Vinsamlegast notið þetta auðkenni þegar þið vitnið til verksins eða tengið í það: http://hdl.handle.net/1946/30165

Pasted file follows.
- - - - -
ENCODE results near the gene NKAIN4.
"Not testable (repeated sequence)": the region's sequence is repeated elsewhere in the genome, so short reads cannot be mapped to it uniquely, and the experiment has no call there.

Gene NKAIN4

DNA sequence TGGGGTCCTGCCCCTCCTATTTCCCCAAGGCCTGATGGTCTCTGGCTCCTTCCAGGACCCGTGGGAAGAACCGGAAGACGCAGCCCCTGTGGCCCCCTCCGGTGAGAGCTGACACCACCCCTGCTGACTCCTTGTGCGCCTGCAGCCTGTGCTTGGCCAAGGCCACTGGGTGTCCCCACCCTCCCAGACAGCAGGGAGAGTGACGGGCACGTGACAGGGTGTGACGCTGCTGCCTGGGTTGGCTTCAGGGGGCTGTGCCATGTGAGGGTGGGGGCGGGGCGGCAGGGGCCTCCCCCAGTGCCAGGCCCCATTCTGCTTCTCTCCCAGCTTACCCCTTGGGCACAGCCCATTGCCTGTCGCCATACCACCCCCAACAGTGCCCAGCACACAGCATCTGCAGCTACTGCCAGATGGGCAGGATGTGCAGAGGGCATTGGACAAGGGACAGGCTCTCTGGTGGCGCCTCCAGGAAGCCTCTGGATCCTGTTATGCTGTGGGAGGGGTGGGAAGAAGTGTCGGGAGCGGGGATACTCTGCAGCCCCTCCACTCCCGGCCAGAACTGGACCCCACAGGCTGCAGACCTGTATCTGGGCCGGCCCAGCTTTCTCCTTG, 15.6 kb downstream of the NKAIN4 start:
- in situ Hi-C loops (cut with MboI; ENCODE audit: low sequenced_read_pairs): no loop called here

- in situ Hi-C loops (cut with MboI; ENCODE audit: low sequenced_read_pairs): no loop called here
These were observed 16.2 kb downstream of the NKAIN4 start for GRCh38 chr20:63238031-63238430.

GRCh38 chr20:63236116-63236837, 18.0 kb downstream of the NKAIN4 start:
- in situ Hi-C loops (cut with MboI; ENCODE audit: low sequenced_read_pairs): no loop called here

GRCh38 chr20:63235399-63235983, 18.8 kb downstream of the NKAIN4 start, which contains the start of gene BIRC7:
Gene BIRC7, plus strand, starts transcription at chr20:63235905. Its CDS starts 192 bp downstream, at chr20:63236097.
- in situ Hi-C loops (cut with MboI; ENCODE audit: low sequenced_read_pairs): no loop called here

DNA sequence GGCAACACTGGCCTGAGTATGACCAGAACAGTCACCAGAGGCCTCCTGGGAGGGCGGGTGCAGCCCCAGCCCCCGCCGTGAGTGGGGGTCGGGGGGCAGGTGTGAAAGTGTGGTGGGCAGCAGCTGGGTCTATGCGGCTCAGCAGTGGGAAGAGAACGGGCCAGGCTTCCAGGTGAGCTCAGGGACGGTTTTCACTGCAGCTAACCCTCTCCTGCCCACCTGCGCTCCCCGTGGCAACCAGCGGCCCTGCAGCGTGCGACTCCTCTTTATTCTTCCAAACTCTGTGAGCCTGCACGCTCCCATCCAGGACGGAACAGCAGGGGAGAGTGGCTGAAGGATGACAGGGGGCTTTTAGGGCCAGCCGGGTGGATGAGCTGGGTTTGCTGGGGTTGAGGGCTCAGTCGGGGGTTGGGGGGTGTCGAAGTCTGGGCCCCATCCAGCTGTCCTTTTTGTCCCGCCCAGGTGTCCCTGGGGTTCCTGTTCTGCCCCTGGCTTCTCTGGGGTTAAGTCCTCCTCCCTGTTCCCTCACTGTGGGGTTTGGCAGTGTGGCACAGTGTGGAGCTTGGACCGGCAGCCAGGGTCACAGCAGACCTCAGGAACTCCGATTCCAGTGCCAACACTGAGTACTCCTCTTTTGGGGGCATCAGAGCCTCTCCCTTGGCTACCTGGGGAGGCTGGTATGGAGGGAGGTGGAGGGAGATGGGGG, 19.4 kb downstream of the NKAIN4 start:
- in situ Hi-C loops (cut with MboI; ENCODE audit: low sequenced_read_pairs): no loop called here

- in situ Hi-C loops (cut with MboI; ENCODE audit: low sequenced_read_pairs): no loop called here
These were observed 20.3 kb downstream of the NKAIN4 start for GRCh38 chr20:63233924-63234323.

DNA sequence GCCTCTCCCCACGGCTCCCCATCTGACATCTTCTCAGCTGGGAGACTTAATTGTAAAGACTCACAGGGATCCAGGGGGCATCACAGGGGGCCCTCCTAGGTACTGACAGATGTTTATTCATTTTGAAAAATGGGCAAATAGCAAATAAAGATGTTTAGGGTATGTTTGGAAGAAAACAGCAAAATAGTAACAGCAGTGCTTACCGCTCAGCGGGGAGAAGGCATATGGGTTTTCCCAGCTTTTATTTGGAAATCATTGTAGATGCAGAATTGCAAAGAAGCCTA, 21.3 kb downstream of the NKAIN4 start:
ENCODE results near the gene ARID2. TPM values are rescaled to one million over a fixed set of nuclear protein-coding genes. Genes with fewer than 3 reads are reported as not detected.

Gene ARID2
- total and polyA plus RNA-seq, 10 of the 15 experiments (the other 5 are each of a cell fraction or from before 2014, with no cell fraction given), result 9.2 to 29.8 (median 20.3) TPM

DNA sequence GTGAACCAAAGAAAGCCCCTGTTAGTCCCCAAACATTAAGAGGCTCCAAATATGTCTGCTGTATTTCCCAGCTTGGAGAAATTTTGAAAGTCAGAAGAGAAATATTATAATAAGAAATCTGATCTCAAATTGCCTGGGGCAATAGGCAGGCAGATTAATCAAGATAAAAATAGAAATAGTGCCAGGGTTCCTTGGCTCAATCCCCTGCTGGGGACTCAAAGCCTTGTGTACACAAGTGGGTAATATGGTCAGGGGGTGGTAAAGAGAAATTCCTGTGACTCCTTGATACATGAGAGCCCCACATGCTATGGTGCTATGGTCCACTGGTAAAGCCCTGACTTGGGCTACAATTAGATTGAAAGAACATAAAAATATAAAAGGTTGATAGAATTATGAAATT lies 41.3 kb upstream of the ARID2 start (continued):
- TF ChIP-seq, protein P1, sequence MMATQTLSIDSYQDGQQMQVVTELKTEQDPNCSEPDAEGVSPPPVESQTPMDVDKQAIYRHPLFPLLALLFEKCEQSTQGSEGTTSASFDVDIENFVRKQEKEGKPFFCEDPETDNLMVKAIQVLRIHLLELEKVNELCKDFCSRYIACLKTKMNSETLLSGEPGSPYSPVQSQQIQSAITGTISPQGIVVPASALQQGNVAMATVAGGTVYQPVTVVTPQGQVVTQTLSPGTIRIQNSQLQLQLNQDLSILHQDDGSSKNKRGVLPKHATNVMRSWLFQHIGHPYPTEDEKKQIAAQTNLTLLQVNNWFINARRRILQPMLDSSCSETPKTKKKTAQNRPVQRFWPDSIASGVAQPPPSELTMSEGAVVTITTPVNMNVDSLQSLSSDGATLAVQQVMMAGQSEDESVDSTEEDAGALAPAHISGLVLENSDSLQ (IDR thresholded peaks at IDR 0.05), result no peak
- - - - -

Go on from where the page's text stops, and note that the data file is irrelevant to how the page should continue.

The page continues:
This ethnographic research aims to generate a comprehensive understanding of the use of sled dogs in the community of Kulusuk, a rural village in East Greenland. Sled dogs, essential for human mobility in the Arctic, are integral to the traditional subsistence lifestyle and remain a significant element of Greenlandic culture. However, the increasing centrality of the wage economy in daily life is shifting traditional practices to new paradigms, reflecting processes of adaptation and cultural resilience. Sled dog use perfectly reflects this transformation, unveiling multiple meanings and a reconceptualization of the cultural heritage in the Arctic. Snowmobiles, new flows of goods and money, increasing tourism, and a shorter ice season are just a few factor hastening this reorganization. Some of these changes are impacting the way dogs are used, while others are threatening their survival altogether. The transition from a subsistence way of living into a market-related economy amplifies challenges for the use of dogs connected to hunting practices. If full-time hunting can no longer provide a stable income, tourism offers an innovative approach to sled dog use. Climate change brings unknown variables to the region, and the unpredictability of weather patterns is a constant concern for Greenlanders. The framework for this research was based on participant observations of sled dog practices. Interviews were used to generate relevant information addressing the inhabitants’ perceptions of sled dogs, climate change and tourism. The analysis of challenges and opportunities for East Greenlandic communities sheds light on the future socioeconomic dynamics related to mobility and heritage in this vulnerable area.